History is all about people across time, from the past to the future. Potentially, every aspect of the human past can be of interest of historians now and in the days that will come. However, depending on the priorities, biases and preconceptions of people who wrote past histories, and on the difficulties in finding decipherable information, many aspects of the human past have been neglected. The necessity to fill these gaps led scholars to the development of disciplines that investigate the sonic environment of the past.
Yet – with some important exceptions – it is mostly the soundscape of spectacular places like prehistoric caves and theatres, or buildings where the elites exerted their power like churches and palaces that are at the centre of the attention. However, many important aspects of past human societies – e.g. communality and confidentiality in settlements – cannot be investigated without a wider approach including the soundscape of non-ritual and non-elite spaces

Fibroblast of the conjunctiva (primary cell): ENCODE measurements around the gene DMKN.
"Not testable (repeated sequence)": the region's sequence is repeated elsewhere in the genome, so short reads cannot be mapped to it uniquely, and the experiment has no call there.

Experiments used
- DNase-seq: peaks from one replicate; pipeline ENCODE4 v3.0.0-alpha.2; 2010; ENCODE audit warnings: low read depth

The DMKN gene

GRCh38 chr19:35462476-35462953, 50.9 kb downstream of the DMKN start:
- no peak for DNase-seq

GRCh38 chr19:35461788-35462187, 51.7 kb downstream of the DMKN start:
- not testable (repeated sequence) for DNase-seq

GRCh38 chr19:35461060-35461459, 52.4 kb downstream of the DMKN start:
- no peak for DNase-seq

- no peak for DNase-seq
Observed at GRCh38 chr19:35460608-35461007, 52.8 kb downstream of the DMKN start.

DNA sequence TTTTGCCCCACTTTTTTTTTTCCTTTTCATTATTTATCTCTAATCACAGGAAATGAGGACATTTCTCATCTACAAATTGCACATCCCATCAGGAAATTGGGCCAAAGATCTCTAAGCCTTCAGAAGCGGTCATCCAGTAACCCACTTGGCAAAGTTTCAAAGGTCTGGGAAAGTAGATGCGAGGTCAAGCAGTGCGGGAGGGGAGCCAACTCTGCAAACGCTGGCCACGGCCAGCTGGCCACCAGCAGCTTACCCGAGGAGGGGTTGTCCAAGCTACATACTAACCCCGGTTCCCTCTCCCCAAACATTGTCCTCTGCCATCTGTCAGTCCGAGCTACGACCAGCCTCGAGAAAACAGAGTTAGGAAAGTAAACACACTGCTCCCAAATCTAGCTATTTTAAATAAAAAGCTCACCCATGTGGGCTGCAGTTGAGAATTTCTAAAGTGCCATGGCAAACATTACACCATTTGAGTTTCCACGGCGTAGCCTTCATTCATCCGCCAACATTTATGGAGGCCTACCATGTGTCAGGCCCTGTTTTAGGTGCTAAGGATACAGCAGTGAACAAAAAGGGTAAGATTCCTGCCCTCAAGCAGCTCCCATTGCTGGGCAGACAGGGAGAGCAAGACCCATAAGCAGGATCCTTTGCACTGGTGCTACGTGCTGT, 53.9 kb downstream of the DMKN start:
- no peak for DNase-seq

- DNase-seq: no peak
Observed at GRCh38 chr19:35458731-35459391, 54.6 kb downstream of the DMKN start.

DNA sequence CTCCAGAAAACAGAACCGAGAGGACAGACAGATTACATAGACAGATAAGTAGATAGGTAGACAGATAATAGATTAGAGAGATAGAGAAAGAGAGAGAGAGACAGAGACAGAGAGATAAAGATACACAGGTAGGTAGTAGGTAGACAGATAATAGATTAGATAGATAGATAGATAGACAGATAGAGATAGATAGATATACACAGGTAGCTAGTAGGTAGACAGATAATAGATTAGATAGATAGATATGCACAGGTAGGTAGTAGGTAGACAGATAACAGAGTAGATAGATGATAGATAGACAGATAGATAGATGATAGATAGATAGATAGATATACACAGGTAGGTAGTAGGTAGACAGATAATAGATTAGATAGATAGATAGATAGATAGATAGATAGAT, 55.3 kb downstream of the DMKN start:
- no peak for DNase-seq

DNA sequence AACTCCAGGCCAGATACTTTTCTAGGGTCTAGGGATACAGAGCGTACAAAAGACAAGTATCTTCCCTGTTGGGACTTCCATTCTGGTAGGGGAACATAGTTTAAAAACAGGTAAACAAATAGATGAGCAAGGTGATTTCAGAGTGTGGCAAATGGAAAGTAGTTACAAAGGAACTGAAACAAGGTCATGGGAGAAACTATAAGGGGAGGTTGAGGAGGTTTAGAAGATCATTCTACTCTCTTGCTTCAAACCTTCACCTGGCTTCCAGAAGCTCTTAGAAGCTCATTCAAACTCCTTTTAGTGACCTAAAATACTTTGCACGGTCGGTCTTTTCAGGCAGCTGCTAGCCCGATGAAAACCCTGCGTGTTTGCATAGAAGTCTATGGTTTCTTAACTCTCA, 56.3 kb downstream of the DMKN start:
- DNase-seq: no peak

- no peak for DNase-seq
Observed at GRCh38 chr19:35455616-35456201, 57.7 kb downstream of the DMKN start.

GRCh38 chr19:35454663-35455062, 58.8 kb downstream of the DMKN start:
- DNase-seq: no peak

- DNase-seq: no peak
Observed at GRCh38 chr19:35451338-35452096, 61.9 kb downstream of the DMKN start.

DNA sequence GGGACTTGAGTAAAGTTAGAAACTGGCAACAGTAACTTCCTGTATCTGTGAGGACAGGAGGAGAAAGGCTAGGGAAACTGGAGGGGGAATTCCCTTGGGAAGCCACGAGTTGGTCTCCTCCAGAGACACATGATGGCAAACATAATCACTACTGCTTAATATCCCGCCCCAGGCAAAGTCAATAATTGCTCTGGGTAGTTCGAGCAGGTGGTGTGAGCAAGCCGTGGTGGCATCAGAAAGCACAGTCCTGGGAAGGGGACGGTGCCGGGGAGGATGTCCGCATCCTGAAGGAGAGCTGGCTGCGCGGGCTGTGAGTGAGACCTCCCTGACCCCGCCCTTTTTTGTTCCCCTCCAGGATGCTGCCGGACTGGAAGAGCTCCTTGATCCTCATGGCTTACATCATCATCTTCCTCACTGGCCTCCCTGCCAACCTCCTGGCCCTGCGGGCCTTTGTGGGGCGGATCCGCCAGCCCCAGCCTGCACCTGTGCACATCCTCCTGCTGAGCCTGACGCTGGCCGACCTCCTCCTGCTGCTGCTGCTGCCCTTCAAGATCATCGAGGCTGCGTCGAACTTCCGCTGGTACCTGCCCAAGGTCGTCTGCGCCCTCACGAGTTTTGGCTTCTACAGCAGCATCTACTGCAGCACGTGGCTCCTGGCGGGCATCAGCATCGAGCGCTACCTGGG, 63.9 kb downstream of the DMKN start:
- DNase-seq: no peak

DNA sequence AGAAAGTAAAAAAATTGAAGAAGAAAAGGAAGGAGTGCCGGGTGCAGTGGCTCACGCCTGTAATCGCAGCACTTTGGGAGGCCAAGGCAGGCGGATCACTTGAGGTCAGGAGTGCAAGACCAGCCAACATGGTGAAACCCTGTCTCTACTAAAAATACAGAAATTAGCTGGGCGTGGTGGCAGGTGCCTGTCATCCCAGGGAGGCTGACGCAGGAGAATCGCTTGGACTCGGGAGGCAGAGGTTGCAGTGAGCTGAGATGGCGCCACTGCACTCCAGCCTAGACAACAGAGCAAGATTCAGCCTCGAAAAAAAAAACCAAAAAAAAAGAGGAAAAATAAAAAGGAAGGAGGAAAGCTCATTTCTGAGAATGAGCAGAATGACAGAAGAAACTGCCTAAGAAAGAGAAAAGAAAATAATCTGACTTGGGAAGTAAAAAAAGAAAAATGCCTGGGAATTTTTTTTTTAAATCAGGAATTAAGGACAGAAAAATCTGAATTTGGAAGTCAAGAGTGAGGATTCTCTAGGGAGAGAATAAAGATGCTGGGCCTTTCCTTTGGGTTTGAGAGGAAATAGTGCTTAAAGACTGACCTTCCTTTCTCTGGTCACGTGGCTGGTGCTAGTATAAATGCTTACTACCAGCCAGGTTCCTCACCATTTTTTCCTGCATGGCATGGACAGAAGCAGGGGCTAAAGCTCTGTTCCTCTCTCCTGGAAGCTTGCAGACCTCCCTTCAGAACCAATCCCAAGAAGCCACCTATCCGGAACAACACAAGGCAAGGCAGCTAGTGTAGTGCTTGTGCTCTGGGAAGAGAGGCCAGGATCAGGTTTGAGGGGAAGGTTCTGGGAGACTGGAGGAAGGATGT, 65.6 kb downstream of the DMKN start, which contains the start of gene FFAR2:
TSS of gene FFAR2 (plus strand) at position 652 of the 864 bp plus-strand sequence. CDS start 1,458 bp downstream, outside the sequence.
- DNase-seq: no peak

Based on acoustic surveys on-site and acoustics digital simulations on 3D models derived from terrestrial laser scanning using Odeon Room Acoustics Software, the acoustics of the (re)construction of Building A in relation to early medieval settlements and landscapes in Britain is being investigated within a collaboration between Groundwork South and North Tyneside, Apex Acoustics, and Newcastle University’s McCord Centre for Landscape.